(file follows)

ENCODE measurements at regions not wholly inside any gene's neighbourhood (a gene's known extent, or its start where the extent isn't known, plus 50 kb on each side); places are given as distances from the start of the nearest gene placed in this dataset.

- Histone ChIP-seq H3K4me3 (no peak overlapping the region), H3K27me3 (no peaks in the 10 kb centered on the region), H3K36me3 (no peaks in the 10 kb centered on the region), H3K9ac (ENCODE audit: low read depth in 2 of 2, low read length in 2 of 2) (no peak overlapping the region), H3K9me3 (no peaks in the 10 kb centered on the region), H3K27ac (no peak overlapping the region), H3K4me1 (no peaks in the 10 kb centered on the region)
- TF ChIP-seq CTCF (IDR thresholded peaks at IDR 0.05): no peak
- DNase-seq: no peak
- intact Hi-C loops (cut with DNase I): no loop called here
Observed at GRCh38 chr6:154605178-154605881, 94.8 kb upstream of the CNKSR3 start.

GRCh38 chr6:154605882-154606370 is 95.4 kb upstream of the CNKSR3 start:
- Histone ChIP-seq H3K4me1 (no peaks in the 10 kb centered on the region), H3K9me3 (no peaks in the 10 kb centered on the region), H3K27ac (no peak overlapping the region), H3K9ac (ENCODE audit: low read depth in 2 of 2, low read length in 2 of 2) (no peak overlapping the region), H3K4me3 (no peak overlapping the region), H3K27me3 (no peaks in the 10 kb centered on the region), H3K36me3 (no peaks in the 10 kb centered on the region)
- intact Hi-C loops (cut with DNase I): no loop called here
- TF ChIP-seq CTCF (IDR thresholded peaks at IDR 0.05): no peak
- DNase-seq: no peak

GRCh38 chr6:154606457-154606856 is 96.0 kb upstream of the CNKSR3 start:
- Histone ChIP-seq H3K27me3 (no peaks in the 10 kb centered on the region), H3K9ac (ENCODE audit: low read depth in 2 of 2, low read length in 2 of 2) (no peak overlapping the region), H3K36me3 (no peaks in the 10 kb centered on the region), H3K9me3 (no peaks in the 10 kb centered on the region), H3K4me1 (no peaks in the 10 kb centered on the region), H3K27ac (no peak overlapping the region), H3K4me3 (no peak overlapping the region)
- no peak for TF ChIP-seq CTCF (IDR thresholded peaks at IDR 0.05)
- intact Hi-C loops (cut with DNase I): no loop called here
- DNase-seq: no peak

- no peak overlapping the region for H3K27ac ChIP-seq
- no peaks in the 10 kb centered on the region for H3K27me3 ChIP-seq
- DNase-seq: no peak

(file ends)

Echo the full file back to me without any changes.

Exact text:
ENCODE measurements at regions not wholly inside any gene's neighbourhood (a gene's known extent, or its start where the extent isn't known, plus 50 kb on each side); places are given as distances from the start of the nearest gene placed in this dataset.

- Histone ChIP-seq H3K4me3 (no peak overlapping the region), H3K27me3 (no peaks in the 10 kb centered on the region), H3K36me3 (no peaks in the 10 kb centered on the region), H3K9ac (ENCODE audit: low read depth in 2 of 2, low read length in 2 of 2) (no peak overlapping the region), H3K9me3 (no peaks in the 10 kb centered on the region), H3K27ac (no peak overlapping the region), H3K4me1 (no peaks in the 10 kb centered on the region)
- TF ChIP-seq CTCF (IDR thresholded peaks at IDR 0.05): no peak
- DNase-seq: no peak
- intact Hi-C loops (cut with DNase I): no loop called here
Observed at GRCh38 chr6:154605178-154605881, 94.8 kb upstream of the CNKSR3 start.

GRCh38 chr6:154605882-154606370 is 95.4 kb upstream of the CNKSR3 start:
- Histone ChIP-seq H3K4me1 (no peaks in the 10 kb centered on the region), H3K9me3 (no peaks in the 10 kb centered on the region), H3K27ac (no peak overlapping the region), H3K9ac (ENCODE audit: low read depth in 2 of 2, low read length in 2 of 2) (no peak overlapping the region), H3K4me3 (no peak overlapping the region), H3K27me3 (no peaks in the 10 kb centered on the region), H3K36me3 (no peaks in the 10 kb centered on the region)
- intact Hi-C loops (cut with DNase I): no loop called here
- TF ChIP-seq CTCF (IDR thresholded peaks at IDR 0.05): no peak
- DNase-seq: no peak

GRCh38 chr6:154606457-154606856 is 96.0 kb upstream of the CNKSR3 start:
- Histone ChIP-seq H3K27me3 (no peaks in the 10 kb centered on the region), H3K9ac (ENCODE audit: low read depth in 2 of 2, low read length in 2 of 2) (no peak overlapping the region), H3K36me3 (no peaks in the 10 kb centered on the region), H3K9me3 (no peaks in the 10 kb centered on the region), H3K4me1 (no peaks in the 10 kb centered on the region), H3K27ac (no peak overlapping the region), H3K4me3 (no peak overlapping the region)
- no peak for TF ChIP-seq CTCF (IDR thresholded peaks at IDR 0.05)
- intact Hi-C loops (cut with DNase I): no loop called here
- DNase-seq: no peak

- no peak overlapping the region for H3K27ac ChIP-seq
- no peaks in the 10 kb centered on the region for H3K27me3 ChIP-seq
- DNase-seq: no peak